BIJNOR: Sugarcane is the third major water-guzzling crop after rice and cotton, and Bijnor district, being its second largest producer in UP, has 2.10 lakh hectares under sugarcane.
As a result, four of Bijnor's 11 blocks are in "dark zone" of UP's groundwater table and one zone is overexploited. To improve the situation, officials have said, large-scale efforts will be made now to promote trench farming, which requires 50% less water.
District cane officer OP Singh said, "The trench method will reduce water consumption in sugarcane production. About 50,000 farmers have adopted the trench farming method in the district and the technique proves very useful not only in saving the water but fertilizer and pesticides also."
Elaborating how the method requires 50% less water, Singh said, "In this method, we irrigate only that parts of the field where sugarcane grows, not wasting water on the vacant land. In the traditional farming, the farmer has to irrigate the entire patch of land.
For example, a bigha of sugarcane crop consumes two lakhs litres of water in a year. If we sow sugarcane through trench method, the same land will require only one lakh litres of water. Besides being cheaper for the farmers, the method will also improve recovery of sugar from the cane."
"We are sensitising the farmers about the importance of this method. Besides, the method allows him to grow other crops simultaneously. He can grow pulses and vegetables on the vacant lands earning extra money. Significantly, pulses and vegetables don't require much water," the official said.
Presently, Bijnor district has 45,071 hectares of land under sugarcane cultivation through trench method. According to the cane department, sugarcane crop though traditional method needs water up to a depth of 1500mm per annum while the recharging through rainwater is around 1100 mm.
In a written reply in Rajya Sabha in December last year, Union minister of water resources, river development and Ganga rejuvenation Uma Bharti had given details of districts in the country, including Uttar Pradesh, where water table has gone down considerably up to the level of Dark Zone.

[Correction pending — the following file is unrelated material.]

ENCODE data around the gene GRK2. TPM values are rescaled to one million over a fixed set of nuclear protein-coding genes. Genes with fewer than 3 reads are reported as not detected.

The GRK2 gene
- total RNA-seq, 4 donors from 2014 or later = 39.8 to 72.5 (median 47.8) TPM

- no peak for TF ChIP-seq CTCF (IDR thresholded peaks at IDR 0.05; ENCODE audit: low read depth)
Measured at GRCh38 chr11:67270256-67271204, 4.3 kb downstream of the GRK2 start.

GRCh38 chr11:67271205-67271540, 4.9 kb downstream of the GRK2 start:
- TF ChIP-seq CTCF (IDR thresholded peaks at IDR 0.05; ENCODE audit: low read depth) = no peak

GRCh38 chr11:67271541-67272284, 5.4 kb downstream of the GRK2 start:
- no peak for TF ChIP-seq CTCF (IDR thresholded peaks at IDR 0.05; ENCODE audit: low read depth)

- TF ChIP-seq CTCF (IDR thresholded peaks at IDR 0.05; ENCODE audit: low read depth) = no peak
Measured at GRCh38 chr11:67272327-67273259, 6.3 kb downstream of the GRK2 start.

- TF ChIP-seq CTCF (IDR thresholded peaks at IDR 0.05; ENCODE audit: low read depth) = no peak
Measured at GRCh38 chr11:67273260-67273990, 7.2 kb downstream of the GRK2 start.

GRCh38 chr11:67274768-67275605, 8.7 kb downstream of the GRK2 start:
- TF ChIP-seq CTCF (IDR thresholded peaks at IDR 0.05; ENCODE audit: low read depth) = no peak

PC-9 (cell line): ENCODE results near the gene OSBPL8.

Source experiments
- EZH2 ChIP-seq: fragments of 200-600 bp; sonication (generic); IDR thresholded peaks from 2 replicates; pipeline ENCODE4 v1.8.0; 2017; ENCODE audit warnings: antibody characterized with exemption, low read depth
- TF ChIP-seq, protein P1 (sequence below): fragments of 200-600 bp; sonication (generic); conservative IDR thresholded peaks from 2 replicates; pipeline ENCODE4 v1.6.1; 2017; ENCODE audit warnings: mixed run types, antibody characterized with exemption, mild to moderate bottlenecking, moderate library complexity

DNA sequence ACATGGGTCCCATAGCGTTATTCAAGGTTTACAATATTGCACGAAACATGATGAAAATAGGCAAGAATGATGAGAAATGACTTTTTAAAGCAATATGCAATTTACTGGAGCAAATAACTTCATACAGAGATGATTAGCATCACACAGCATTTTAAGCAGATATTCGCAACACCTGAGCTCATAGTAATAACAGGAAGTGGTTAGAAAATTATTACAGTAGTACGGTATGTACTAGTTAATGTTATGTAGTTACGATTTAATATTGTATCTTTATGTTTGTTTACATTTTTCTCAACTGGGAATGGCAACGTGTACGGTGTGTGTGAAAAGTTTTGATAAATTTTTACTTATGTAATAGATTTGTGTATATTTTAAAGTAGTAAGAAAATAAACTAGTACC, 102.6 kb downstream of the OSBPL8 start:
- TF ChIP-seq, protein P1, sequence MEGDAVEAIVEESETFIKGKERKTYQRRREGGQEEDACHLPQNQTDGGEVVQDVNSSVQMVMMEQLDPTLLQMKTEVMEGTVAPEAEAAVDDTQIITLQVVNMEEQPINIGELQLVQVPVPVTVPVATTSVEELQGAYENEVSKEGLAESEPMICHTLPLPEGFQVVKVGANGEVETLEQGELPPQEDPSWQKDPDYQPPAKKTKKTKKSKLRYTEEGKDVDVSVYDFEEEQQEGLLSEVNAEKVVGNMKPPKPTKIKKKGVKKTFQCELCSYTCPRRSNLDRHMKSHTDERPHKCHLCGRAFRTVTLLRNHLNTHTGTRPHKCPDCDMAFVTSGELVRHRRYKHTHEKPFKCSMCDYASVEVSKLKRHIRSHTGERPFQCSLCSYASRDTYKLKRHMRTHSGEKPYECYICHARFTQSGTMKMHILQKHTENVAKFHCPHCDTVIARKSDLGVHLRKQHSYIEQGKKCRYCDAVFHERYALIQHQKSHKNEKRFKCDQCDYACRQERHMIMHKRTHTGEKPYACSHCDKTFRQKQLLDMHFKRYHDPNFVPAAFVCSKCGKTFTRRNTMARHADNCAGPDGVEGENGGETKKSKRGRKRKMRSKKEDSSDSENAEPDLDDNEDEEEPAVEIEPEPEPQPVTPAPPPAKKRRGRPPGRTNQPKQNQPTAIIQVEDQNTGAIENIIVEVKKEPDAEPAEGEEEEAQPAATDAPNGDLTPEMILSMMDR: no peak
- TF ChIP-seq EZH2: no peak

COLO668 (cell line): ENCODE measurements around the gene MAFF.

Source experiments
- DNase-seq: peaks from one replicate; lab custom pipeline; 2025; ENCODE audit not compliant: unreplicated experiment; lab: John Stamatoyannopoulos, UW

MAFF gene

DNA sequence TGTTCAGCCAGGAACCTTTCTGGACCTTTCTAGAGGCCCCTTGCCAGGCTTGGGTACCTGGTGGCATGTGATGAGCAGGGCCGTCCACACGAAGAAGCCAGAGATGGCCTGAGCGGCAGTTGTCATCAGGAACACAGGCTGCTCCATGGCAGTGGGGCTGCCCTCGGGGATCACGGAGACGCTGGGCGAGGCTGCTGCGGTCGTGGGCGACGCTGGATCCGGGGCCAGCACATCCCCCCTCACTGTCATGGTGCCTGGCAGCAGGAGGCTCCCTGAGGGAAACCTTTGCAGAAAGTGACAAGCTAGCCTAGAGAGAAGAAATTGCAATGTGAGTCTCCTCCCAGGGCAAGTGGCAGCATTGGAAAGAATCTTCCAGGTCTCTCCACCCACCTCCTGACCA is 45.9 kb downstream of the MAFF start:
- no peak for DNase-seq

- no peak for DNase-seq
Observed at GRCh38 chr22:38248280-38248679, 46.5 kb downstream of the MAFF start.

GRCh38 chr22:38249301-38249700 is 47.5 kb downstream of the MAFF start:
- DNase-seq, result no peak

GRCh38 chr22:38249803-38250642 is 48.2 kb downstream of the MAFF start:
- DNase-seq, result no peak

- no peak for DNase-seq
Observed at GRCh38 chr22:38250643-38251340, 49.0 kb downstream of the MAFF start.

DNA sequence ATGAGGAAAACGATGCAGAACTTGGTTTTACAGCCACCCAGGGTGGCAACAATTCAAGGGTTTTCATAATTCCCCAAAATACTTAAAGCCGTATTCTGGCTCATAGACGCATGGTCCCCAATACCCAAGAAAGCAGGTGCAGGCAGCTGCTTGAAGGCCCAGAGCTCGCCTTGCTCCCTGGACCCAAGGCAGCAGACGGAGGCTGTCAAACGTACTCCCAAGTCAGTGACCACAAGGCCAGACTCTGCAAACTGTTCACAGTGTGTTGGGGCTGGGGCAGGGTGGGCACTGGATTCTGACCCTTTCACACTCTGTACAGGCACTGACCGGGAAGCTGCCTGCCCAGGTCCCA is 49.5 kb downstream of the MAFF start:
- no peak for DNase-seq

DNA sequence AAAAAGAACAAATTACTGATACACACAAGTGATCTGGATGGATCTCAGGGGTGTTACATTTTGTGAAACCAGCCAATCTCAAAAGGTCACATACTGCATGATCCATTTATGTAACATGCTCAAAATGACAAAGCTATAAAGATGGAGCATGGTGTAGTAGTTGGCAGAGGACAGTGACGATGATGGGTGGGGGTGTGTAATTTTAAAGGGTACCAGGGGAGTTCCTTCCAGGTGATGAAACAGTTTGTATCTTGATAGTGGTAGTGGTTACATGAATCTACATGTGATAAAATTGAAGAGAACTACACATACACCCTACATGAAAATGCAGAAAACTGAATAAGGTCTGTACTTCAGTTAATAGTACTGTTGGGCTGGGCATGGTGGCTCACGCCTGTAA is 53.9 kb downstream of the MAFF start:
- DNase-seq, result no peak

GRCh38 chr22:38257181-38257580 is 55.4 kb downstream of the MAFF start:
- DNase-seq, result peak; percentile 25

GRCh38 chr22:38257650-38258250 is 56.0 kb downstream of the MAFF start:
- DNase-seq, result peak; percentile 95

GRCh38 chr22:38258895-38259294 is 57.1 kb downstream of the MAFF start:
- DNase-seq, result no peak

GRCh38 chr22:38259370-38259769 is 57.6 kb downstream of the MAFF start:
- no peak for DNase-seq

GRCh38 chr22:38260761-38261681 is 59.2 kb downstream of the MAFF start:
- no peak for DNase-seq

Out of 75 districts of Uttar Pradesh, 34 are 'overexploited' for groundwater, she had said. Shamli and Pratapgarh districts top the list with 140% groundwater exploitation rate followed by Saharanpur (132%), Firozabad (117%) and Agra (113%), the Upper House was told.
In the reply, 33 districts of UP were declared to be in the 'over-exploited' assessment units (As on 31st March 2011). State capital Lucknow along with Aligarh, Allahabad, G B Nagar, Ghaziabad, Kanpur (city), Kasganj, Kaushambi, Mathura, Meerut, and Varanasi among others falls in this category.
U C Srivastava, senior hydrogeologist, UP ground water department, said, "The dependency on the ground water has been on the increase, whereas rain water is the only source to recharge ground water. In UP, for instance. More than 70% of irrigation in agricultural fields is being done through ground water. The UP government is the first state in the country to formulate to deal with this situation with a focus on conjunctive use of water."
In Agra, the situation is very grim. The groundwater level in Agra division continues to deplete at an alarming rate due to unregulated and excessive extraction and relentless concretization of green zones. According to officials, out of 15 blocks in districts under Agra division, 10 are in over exploited category while one block has been listed as critical.